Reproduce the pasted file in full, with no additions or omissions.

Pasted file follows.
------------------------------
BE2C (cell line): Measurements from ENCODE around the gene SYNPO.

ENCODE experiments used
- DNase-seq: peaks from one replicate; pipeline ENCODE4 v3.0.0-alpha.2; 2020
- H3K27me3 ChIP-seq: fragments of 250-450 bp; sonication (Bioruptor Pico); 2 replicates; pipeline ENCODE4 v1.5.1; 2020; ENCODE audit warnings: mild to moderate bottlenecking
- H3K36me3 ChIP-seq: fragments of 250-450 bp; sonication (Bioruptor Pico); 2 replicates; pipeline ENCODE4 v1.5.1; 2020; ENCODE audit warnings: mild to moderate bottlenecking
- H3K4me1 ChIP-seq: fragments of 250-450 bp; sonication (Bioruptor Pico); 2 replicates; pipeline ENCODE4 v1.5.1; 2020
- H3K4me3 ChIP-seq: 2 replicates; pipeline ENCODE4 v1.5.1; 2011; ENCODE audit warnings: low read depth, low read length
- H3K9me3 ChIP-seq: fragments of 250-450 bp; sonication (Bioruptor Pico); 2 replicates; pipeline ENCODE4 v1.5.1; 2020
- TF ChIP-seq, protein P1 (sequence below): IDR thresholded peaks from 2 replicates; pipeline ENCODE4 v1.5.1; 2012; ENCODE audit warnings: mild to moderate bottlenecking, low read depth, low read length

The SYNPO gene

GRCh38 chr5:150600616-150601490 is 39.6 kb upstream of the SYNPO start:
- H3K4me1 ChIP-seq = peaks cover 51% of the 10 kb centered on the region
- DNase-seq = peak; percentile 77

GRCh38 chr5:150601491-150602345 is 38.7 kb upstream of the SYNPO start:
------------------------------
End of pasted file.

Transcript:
BE2C (cell line): Measurements from ENCODE around the gene SYNPO.

ENCODE experiments used
- DNase-seq: peaks from one replicate; pipeline ENCODE4 v3.0.0-alpha.2; 2020
- H3K27me3 ChIP-seq: fragments of 250-450 bp; sonication (Bioruptor Pico); 2 replicates; pipeline ENCODE4 v1.5.1; 2020; ENCODE audit warnings: mild to moderate bottlenecking
- H3K36me3 ChIP-seq: fragments of 250-450 bp; sonication (Bioruptor Pico); 2 replicates; pipeline ENCODE4 v1.5.1; 2020; ENCODE audit warnings: mild to moderate bottlenecking
- H3K4me1 ChIP-seq: fragments of 250-450 bp; sonication (Bioruptor Pico); 2 replicates; pipeline ENCODE4 v1.5.1; 2020
- H3K4me3 ChIP-seq: 2 replicates; pipeline ENCODE4 v1.5.1; 2011; ENCODE audit warnings: low read depth, low read length
- H3K9me3 ChIP-seq: fragments of 250-450 bp; sonication (Bioruptor Pico); 2 replicates; pipeline ENCODE4 v1.5.1; 2020
- TF ChIP-seq, protein P1 (sequence below): IDR thresholded peaks from 2 replicates; pipeline ENCODE4 v1.5.1; 2012; ENCODE audit warnings: mild to moderate bottlenecking, low read depth, low read length

The SYNPO gene

GRCh38 chr5:150600616-150601490 is 39.6 kb upstream of the SYNPO start:
- H3K4me1 ChIP-seq = peaks cover 51% of the 10 kb centered on the region
- DNase-seq = peak; percentile 77

GRCh38 chr5:150601491-150602345 is 38.7 kb upstream of the SYNPO start: